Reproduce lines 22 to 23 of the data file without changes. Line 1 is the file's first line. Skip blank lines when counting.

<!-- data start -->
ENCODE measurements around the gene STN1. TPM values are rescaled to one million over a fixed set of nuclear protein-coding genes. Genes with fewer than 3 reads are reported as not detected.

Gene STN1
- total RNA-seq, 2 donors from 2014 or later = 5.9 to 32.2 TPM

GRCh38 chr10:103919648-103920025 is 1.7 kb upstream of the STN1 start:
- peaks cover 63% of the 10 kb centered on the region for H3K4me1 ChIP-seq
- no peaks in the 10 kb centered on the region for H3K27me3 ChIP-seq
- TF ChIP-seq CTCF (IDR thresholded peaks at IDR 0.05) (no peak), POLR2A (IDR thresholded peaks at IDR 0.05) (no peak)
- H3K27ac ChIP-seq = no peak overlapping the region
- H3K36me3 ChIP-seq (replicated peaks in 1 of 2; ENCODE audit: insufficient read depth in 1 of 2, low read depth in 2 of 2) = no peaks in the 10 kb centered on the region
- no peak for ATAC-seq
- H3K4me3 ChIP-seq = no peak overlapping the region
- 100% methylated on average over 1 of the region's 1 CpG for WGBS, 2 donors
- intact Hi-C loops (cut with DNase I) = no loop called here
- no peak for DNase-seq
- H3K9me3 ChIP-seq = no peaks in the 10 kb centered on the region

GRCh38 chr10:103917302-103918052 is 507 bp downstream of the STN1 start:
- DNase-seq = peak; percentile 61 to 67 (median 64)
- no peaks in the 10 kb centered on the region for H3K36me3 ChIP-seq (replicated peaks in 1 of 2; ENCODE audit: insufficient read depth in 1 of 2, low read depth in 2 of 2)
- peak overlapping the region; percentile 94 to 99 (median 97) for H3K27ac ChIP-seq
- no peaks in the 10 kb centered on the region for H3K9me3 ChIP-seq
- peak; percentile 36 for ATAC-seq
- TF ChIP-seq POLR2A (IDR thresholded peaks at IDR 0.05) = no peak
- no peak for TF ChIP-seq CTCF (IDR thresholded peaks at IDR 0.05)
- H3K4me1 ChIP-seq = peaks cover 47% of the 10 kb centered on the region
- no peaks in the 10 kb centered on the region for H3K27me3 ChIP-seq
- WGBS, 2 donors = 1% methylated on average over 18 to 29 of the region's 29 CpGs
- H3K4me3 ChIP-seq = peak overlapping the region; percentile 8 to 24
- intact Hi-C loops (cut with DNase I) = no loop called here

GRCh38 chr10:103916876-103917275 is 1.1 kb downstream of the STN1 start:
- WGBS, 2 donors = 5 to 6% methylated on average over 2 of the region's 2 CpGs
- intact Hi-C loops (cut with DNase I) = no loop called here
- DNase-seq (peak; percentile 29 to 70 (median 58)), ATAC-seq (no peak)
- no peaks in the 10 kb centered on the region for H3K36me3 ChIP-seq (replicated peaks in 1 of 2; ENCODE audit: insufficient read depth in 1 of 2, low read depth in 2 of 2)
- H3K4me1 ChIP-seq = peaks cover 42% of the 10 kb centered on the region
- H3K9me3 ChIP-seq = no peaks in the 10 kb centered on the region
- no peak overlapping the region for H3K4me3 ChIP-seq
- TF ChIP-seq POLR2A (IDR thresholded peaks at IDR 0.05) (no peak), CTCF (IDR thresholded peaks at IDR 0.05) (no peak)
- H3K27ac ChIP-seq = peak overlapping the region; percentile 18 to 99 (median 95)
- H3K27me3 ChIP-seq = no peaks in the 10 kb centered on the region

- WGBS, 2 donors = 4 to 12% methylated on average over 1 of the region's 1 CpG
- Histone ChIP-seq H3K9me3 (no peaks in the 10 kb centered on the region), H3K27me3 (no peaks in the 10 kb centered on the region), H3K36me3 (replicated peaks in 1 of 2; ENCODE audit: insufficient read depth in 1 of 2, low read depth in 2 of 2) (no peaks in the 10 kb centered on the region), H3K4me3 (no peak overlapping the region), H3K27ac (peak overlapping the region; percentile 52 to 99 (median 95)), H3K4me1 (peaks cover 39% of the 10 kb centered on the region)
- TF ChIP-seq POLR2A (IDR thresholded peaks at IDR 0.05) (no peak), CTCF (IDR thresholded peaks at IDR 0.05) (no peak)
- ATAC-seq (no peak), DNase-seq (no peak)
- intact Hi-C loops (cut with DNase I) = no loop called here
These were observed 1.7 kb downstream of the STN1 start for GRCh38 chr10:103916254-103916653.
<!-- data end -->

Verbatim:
- TF ChIP-seq POLR2A (IDR thresholded peaks at IDR 0.05) = no peak
- no peak for TF ChIP-seq CTCF (IDR thresholded peaks at IDR 0.05)